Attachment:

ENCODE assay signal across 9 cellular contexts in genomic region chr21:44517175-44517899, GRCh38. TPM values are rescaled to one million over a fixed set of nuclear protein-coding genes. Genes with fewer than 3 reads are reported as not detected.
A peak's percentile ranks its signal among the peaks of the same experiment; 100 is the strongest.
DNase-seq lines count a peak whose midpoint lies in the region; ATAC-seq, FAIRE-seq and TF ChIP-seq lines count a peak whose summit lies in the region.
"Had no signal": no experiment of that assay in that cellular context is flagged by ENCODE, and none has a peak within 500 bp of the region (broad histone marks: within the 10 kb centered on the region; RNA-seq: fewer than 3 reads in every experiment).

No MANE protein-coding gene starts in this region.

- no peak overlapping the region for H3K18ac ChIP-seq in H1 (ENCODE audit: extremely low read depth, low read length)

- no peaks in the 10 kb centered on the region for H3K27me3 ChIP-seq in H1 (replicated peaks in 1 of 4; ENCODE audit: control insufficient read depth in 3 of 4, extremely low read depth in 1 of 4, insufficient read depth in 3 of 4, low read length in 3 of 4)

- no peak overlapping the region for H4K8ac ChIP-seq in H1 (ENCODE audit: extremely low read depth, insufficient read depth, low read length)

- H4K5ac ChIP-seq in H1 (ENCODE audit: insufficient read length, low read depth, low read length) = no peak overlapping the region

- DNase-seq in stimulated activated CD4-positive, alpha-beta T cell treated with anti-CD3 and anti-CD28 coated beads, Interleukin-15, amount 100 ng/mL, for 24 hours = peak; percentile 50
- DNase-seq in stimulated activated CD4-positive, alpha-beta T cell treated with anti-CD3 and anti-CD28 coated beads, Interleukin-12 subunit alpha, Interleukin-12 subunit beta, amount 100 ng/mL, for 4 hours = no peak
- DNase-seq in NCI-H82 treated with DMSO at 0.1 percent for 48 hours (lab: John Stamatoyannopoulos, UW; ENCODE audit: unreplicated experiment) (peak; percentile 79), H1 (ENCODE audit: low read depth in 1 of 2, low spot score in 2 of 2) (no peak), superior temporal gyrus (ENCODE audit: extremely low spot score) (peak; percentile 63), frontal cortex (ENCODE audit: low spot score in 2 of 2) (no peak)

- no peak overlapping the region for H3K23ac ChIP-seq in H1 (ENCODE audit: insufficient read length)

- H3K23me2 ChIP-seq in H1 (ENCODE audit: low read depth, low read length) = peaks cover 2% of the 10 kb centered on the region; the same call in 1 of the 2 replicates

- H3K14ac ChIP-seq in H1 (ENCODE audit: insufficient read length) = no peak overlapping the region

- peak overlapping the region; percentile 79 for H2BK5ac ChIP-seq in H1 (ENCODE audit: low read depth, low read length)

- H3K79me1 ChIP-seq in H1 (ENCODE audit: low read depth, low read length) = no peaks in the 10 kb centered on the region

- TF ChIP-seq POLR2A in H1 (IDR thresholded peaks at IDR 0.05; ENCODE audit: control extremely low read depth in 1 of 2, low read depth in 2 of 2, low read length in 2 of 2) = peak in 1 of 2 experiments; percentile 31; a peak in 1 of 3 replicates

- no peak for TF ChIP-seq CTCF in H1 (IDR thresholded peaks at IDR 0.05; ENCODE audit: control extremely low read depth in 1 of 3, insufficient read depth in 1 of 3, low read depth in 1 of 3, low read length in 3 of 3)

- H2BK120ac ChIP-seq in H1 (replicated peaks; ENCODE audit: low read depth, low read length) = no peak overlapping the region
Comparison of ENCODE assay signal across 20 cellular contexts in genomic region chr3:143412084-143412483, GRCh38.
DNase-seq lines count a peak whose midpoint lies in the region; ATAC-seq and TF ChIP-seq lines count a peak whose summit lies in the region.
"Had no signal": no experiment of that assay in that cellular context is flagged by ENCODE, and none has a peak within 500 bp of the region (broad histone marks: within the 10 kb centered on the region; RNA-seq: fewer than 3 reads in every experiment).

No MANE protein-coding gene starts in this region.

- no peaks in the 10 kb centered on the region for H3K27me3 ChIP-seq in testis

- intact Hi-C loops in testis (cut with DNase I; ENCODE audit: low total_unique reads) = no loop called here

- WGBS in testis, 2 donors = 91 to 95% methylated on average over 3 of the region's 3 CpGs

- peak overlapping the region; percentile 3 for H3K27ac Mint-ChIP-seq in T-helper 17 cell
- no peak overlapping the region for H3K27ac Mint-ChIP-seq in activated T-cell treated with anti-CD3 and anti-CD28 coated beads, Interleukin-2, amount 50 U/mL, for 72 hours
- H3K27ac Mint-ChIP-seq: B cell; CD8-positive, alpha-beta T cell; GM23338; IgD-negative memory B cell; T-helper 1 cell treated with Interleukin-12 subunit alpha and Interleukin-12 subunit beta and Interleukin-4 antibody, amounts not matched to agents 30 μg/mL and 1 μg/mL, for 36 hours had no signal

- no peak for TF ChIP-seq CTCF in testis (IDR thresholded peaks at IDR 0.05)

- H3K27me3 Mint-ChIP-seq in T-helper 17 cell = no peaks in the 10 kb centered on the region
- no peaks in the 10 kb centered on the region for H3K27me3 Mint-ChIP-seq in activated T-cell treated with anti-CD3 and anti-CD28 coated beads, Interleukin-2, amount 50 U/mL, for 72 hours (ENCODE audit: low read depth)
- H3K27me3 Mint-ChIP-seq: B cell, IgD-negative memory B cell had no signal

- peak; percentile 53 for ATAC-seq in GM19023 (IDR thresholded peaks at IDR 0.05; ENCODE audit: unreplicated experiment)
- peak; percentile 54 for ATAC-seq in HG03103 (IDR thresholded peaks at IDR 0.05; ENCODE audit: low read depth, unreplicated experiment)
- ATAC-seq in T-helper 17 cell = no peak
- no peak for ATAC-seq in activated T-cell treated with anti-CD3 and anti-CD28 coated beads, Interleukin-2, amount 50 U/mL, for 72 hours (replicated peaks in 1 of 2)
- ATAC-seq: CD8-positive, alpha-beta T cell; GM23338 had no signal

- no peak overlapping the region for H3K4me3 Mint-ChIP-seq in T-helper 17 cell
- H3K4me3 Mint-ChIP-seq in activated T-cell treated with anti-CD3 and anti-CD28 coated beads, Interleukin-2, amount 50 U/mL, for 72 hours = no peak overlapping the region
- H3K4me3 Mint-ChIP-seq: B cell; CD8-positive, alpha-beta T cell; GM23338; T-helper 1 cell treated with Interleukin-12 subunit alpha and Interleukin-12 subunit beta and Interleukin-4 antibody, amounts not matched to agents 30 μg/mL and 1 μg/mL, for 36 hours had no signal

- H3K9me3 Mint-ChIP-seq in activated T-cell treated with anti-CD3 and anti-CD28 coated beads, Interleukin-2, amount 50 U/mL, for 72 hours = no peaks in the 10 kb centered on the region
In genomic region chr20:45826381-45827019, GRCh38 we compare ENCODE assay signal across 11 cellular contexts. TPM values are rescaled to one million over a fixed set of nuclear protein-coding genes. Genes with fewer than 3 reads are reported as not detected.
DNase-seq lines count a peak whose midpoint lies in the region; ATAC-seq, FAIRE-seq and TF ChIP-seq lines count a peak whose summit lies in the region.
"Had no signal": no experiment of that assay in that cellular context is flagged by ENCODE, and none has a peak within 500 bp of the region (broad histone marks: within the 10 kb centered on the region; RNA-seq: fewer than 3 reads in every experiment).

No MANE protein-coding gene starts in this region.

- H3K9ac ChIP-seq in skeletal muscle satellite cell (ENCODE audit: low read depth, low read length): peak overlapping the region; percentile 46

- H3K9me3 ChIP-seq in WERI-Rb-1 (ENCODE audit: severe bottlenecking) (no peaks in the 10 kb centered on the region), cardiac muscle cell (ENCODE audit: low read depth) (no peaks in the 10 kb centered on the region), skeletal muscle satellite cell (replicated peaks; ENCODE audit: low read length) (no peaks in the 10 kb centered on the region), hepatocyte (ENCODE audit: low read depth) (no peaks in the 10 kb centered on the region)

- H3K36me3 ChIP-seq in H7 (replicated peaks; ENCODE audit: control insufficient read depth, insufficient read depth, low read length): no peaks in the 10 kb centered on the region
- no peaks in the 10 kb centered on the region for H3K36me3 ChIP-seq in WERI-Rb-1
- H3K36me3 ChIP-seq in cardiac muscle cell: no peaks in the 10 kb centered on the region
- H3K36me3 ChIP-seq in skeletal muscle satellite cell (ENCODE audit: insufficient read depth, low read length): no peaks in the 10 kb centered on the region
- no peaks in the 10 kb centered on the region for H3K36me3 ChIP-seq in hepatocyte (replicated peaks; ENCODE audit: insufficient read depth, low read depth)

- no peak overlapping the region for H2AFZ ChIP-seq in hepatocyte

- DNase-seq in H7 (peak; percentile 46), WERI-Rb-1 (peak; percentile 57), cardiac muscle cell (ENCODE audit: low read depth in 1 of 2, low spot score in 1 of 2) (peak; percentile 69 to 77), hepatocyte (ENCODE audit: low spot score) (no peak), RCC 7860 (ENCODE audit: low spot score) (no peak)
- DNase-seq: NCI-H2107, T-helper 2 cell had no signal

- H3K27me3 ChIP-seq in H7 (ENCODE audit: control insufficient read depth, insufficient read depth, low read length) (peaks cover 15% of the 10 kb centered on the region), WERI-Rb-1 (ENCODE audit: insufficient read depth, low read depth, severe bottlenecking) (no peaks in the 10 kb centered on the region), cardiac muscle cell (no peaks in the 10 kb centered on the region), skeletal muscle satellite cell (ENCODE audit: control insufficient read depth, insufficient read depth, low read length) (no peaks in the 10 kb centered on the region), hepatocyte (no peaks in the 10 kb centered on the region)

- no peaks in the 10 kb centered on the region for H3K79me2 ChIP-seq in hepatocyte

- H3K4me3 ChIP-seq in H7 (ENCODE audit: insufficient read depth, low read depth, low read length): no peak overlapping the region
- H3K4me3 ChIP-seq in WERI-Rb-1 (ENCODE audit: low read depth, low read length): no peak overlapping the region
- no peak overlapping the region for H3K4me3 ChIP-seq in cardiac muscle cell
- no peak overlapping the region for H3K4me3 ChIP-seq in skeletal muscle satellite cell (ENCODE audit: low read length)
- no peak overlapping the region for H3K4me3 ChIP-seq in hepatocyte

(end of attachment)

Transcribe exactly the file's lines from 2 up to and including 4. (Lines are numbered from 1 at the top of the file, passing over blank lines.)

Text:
A peak's percentile ranks its signal among the peaks of the same experiment; 100 is the strongest.
DNase-seq lines count a peak whose midpoint lies in the region; ATAC-seq, FAIRE-seq and TF ChIP-seq lines count a peak whose summit lies in the region.
"Had no signal": no experiment of that assay in that cellular context is flagged by ENCODE, and none has a peak within 500 bp of the region (broad histone marks: within the 10 kb centered on the region; RNA-seq: fewer than 3 reads in every experiment).